- The Honours Programme - This year-long programme was established in 2001 to give top students the opportunity to conduct graduate-level research. Students have the opportunity to take graduate course work, participate in a weekly honours seminar, and develop an honours thesis. Only the top 7% of seniors are invited to enroll.

- Research seminars - The college is currently developing research seminars, which will be offered by Stern's top research faculty. Seminars will expose students to recent research findings and the cutting- edge methodologies and tools behind these findings.
 What are your thoughts on undergraduate business education?

Trend 1: According to the National Centre for Education Statistics, business has been the most popular undergraduate major in the US since at least 1999. To provide additional context, in 2009-2010, business degrees represented 22% of all US degrees conferred. The next most popular field of undergraduate study was social sciences, which represented 10% of all US degrees conferred.

Perceptions of undergraduate business programmes are changing. The undergraduate business degree was once considered to be a vocational degree that prepared students for specific roles in business. Today, top programmes offer well-rounded, academically-rigorous curricula that balance business fundamentals with the liberal arts.

Trend 2: Student research is a new way for undergraduate business programmes to provide academically-rigorous opportunities. Independent study projects and faculty-led research projects provide students with an additional opportunity to stretch beyond business fundamentals or even the liberal arts.

Trend 3: Social impact and professional responsibility will continue to be an integral part of undergraduate business curricula. Many undergraduate business programmes have incorporated business ethics coursework and activities into their curriculum and co-curriculum.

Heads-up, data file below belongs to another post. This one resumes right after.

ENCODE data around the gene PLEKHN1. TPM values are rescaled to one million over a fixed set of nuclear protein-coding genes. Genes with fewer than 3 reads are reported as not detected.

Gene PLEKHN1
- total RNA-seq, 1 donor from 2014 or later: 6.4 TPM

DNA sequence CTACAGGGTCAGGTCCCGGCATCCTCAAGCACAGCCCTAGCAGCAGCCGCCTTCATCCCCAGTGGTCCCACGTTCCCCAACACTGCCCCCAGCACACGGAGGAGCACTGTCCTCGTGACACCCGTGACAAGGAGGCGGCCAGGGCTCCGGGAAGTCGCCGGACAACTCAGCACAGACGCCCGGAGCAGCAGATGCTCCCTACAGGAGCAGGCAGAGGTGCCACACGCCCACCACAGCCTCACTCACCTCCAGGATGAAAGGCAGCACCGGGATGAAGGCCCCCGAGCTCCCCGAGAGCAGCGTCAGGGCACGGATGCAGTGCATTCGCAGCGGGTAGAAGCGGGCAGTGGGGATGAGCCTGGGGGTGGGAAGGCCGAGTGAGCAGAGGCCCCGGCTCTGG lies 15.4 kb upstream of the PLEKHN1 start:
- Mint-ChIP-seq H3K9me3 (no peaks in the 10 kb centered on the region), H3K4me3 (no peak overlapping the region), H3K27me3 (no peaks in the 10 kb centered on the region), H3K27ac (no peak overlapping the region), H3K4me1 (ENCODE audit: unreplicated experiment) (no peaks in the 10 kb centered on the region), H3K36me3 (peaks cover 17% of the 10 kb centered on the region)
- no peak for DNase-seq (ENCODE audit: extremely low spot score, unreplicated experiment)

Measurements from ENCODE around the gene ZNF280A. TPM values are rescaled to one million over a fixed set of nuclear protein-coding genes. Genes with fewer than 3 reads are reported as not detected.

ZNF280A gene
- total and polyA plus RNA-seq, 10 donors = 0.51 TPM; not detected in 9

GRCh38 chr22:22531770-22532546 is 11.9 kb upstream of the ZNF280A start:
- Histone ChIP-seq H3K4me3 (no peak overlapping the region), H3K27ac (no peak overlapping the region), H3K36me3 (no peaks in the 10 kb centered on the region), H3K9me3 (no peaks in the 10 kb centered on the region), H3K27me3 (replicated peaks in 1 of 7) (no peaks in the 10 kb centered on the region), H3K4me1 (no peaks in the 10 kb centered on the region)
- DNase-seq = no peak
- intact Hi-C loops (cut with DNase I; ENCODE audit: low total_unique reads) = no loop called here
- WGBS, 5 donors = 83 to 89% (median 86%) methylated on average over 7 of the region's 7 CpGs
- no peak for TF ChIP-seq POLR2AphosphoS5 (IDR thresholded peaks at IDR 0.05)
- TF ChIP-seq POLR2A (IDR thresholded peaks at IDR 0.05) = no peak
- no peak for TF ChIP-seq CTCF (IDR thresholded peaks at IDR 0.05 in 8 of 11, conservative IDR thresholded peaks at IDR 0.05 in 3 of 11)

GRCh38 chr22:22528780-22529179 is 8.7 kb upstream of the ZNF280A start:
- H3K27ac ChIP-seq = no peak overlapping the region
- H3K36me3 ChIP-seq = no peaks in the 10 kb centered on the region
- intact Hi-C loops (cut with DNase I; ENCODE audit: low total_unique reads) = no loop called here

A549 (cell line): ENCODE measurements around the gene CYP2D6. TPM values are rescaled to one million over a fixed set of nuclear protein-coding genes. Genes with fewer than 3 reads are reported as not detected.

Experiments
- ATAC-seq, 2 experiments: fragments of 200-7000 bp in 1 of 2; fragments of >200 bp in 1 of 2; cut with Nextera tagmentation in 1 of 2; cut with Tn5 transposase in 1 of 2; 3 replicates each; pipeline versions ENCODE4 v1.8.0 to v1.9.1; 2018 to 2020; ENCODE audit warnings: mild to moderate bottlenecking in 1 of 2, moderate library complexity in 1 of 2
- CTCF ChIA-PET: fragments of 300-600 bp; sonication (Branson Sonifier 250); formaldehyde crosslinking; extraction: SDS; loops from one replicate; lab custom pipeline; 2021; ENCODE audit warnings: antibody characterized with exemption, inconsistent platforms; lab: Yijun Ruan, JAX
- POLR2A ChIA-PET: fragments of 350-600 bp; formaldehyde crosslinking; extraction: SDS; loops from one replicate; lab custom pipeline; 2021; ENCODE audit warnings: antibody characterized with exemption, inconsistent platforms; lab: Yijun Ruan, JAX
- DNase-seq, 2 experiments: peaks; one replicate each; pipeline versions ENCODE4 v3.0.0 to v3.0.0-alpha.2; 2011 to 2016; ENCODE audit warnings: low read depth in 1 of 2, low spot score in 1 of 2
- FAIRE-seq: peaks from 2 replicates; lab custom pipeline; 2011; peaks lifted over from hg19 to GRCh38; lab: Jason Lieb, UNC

Trend 4: Undergraduate business students are considering alternatives to traditional career paths. Business students are prepared for a multitude of postgraduate opportunities, including traditional business careers and degrees, but also beyond. Students are showing an interest in working in the non-profit and government sectors, and support for this is growing at the administrative level.

What skills sets are musts for management students planning to work in India or abroad?

At NYU Stern's Undergraduate College, we emphasise a well-rounded education that balances courses in the liberal arts with business fundamentals. We also ensure that every Stern student has a global academic experience because having a global perspective is a must in this day and age. We also make sure that our students are sensitised to their professional responsibilities through our Social Impact Core, a sequence of four courses that challenge students to think about how they would react to different ethical and business pressures in the real world. In my mind, these are the fundamental tenets of a strong undergraduate business education.